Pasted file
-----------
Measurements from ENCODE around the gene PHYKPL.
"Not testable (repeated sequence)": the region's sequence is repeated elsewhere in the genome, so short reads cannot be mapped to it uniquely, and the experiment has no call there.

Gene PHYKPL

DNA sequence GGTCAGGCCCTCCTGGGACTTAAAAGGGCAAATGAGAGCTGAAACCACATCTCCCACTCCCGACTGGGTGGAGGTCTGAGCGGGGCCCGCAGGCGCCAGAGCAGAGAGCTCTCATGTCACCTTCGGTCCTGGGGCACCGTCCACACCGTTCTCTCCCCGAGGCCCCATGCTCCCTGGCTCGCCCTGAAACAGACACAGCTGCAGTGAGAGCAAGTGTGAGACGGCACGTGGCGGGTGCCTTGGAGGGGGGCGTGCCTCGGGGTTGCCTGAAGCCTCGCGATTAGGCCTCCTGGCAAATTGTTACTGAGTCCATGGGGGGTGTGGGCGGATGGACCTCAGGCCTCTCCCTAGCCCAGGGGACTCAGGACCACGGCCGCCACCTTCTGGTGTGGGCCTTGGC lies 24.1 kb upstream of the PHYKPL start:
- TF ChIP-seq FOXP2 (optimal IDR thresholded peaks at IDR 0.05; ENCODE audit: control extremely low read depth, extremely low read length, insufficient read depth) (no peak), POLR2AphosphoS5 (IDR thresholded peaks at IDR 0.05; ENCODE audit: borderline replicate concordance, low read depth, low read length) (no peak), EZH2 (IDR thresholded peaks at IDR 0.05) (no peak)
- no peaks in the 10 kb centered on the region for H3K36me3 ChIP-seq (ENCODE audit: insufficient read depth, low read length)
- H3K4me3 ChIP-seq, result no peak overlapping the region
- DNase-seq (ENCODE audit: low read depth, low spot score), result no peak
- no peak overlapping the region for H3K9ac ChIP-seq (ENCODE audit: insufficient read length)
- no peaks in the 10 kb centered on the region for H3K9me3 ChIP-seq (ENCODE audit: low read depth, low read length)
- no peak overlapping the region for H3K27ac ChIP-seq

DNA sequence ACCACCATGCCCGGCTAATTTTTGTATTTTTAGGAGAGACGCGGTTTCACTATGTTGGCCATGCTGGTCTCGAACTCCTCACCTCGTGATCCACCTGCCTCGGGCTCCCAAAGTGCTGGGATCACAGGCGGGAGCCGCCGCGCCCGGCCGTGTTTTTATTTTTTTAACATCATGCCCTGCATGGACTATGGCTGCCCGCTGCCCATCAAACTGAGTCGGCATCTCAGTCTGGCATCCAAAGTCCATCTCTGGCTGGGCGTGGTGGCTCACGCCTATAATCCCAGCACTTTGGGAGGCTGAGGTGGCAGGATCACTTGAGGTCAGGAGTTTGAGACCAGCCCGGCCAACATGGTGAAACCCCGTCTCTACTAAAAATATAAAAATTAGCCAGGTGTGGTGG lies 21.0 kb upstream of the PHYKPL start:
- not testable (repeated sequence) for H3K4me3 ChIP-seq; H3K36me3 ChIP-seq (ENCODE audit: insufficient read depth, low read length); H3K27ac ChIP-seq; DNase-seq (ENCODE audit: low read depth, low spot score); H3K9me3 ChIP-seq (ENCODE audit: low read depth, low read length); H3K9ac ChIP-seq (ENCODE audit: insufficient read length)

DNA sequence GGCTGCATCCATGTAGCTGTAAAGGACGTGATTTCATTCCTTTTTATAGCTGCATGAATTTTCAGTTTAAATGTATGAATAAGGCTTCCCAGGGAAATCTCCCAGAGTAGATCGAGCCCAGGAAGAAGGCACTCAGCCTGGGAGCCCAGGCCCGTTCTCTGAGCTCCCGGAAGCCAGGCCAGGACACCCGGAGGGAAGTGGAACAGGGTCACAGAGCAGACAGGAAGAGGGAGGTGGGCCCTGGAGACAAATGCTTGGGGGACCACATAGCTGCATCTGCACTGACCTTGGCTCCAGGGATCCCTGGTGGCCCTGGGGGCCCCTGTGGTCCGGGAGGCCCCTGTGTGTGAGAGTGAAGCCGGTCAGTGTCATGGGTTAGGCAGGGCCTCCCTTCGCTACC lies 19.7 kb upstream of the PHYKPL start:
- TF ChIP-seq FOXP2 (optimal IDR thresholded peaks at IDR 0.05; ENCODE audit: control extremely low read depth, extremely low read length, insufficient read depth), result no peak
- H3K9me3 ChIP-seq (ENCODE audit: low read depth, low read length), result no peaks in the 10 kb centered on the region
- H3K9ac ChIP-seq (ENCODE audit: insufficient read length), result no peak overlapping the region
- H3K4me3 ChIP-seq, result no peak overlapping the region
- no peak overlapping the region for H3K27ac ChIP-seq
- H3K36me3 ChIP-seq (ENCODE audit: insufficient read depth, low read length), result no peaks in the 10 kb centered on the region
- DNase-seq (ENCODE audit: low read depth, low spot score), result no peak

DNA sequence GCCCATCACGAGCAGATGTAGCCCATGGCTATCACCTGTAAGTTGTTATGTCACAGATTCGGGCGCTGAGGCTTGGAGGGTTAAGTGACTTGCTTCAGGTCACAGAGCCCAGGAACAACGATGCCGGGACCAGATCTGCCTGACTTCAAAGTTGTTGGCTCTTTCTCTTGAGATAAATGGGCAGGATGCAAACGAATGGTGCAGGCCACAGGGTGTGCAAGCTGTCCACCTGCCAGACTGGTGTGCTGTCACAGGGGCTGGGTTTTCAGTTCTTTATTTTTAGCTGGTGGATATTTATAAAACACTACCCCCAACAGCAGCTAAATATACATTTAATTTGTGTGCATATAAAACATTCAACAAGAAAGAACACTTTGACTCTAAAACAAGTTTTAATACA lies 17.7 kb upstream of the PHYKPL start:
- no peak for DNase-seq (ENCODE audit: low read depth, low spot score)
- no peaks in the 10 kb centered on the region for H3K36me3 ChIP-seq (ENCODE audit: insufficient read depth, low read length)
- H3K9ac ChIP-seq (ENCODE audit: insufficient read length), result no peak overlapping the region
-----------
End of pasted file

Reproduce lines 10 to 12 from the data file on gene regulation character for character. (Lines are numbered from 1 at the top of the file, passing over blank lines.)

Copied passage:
- no peaks in the 10 kb centered on the region for H3K9me3 ChIP-seq (ENCODE audit: low read depth, low read length)
- no peak overlapping the region for H3K27ac ChIP-seq

DNA sequence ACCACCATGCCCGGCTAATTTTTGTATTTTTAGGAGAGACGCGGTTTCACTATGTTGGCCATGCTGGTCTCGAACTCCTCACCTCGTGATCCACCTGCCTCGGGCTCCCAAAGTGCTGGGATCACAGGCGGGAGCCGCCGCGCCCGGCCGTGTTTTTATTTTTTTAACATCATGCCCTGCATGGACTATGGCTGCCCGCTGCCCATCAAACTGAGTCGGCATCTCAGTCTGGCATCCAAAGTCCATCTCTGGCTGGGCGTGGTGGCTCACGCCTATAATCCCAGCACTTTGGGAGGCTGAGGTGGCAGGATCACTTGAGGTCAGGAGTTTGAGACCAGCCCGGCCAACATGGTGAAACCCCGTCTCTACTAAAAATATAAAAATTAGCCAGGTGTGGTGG lies 21.0 kb upstream of the PHYKPL start: